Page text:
Hairstylists and barbers have a tough job because not only are they expected to give clients exactly the look that they want, they are expected to communicate with all personality types and be social while working with extreme precision. Unhappy clients could lead to allegations against the hair stylist or barber, and could put their license at risk. You can learn more about these issues and how to defend your license here.
Getting and Keeping a License
These professionals work hard for their licenses. They spend time and money to master the skills necessary to work in this field. For hairdressers, the minimum requirements are a formal education program and passing the cosmetology examination. For barbers, they must complete an approved barber program which includes a minimum of 1,500 hours of study. In addition, they must be licensed by the Connecticut State Board for Barbers and Hairdressers.
Hairdressers and barbers can easily be the target of complaints from unhappy clients. Many times, people have an idea of exactly what they want their hair to look like, and if it does not turn out as imagined, clients may leave angry and spiteful. Many complaints against barbers and hairdressers are due to unhappy clients, are unfounded, or do not rise to the level of conduct that requires disciplinary action. In some cases, an investigation into the licensee could lead to disciplinary action and in extreme cases, loss of license.
Facing a Complaint
The Department of Public Health oversees and issues licenses to hairdressers and barbers, and the Commissioner of Public Health ensures that the practices of hairdressers and barbers follow the practices that keep the public safe. There are several actions that could be grounds for losing a hairdresser or barber license, including:
Using fraud or deception to obtain a license.
Abusing or excessively using drugs, alcohol, narcotics, or chemicals.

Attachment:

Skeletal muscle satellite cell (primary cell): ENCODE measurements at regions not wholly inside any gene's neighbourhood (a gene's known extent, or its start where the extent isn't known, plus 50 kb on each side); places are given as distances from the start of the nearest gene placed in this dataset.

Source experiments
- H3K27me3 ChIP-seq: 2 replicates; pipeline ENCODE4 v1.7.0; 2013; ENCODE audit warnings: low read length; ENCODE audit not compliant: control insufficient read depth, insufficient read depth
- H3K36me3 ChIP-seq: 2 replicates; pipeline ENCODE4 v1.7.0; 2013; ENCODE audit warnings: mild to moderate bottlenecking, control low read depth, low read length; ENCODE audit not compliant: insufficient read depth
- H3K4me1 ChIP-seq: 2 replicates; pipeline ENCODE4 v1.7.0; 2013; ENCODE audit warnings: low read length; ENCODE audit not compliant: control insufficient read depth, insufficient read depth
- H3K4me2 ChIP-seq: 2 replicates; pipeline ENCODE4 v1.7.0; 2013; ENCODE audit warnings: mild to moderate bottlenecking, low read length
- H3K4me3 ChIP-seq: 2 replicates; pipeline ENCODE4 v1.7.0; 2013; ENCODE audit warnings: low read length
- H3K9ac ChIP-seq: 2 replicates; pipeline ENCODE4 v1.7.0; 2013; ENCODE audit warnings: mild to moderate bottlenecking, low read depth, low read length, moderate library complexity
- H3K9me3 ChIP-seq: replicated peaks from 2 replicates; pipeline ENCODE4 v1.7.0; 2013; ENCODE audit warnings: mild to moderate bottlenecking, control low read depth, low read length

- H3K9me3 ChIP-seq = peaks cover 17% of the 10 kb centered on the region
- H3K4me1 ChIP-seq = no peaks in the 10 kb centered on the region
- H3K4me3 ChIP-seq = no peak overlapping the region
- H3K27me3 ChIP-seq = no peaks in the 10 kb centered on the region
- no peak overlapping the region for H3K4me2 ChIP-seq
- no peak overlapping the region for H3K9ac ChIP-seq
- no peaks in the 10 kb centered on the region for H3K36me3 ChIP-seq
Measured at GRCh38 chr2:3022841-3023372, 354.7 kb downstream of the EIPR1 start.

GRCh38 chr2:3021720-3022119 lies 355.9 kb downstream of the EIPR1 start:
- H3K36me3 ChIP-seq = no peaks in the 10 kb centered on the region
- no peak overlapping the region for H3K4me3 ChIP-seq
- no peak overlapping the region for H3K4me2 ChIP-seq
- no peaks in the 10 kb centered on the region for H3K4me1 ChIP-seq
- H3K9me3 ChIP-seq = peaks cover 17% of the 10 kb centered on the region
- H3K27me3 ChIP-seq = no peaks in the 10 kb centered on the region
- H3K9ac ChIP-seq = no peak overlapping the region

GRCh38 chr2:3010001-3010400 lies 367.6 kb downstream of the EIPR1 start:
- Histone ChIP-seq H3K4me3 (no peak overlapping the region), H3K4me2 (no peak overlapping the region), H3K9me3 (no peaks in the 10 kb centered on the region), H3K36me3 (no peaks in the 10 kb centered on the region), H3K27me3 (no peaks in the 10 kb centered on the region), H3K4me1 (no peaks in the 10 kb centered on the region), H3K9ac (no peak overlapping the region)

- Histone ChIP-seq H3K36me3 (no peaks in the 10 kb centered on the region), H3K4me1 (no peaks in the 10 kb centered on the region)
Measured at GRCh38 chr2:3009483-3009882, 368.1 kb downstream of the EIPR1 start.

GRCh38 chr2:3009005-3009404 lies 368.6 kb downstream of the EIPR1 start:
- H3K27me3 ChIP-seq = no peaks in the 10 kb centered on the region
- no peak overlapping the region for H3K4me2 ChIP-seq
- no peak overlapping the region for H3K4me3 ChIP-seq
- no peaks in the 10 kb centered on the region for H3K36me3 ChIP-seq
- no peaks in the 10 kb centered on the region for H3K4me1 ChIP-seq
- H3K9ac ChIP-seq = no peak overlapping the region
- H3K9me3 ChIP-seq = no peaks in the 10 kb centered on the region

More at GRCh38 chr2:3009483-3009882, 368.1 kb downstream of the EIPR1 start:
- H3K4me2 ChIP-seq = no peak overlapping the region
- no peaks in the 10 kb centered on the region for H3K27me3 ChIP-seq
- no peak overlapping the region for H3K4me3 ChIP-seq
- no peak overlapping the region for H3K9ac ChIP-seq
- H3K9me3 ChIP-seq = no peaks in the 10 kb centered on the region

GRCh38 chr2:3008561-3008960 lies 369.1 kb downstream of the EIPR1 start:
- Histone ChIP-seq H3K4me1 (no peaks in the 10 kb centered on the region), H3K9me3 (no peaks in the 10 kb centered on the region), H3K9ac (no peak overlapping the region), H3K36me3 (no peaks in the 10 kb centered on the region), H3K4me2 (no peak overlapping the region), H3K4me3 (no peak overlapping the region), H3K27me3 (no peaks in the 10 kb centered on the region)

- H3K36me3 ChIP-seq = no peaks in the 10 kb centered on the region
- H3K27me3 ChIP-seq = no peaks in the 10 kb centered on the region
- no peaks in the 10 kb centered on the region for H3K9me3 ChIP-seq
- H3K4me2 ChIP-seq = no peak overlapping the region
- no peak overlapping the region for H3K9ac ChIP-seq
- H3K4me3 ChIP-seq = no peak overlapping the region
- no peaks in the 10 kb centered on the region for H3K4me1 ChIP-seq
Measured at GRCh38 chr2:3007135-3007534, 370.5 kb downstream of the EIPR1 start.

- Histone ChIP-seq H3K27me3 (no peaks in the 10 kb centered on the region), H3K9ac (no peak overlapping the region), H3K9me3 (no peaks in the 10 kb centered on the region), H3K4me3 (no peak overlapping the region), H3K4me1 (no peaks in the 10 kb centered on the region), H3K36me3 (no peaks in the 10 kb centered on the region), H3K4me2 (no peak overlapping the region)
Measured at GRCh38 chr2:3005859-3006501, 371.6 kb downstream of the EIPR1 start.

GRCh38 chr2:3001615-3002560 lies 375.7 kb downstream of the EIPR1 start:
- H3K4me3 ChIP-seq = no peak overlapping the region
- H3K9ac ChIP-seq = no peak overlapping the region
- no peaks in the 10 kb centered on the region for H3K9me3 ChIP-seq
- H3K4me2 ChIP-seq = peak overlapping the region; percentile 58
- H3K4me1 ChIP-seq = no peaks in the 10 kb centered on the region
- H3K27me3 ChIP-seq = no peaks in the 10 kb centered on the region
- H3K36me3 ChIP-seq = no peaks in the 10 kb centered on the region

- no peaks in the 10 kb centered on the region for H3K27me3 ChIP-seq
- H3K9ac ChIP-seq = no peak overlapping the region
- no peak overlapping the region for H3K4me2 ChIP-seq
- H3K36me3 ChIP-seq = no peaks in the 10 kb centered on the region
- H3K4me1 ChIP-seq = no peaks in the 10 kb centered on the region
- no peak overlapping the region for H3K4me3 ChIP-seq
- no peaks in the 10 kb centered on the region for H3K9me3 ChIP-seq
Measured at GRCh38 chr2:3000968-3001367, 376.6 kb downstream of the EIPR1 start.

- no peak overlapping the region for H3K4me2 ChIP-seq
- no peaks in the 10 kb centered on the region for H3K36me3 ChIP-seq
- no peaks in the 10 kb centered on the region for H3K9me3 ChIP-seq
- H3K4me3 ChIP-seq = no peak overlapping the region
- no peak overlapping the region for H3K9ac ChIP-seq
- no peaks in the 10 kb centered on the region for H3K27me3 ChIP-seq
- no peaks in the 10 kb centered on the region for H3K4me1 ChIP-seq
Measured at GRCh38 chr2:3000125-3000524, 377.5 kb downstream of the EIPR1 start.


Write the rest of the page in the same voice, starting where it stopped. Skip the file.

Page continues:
Using fraud or deception for professional services or activities.
Physical or mental illness, including emotional disorders and loss of motor skills.
Illegal, incompetent, or negligent conduct during professional activities.
In the case when mental or physical capacity is in question, the Commissioner can require the licensee to do a physical or mental examination in order to continue working professionally. This examination would take place during an investigation by the Commissioner.
Generally, violations of the provisions and laws for barbers and hairdressers result in a fine for the first offense, but second offenses could result in more serious consequences. The Department Public Health can also revoke a license for violations of the laws as well as discipline a licensee for substance abuse, physical or emotional loss, mental illness, or other unethical or illegal actions.
The Department of Public Health has to give a licensee notice and the opportunity for a hearing before suspending or revoking a license. Before this happens, there will usually be an investigation into the licensee to discover any evidence of a violation. If you have received a notice of a complaint against you or you are being investigated for professional misconduct, contact our office to speak with an attorney who can answer questions you have.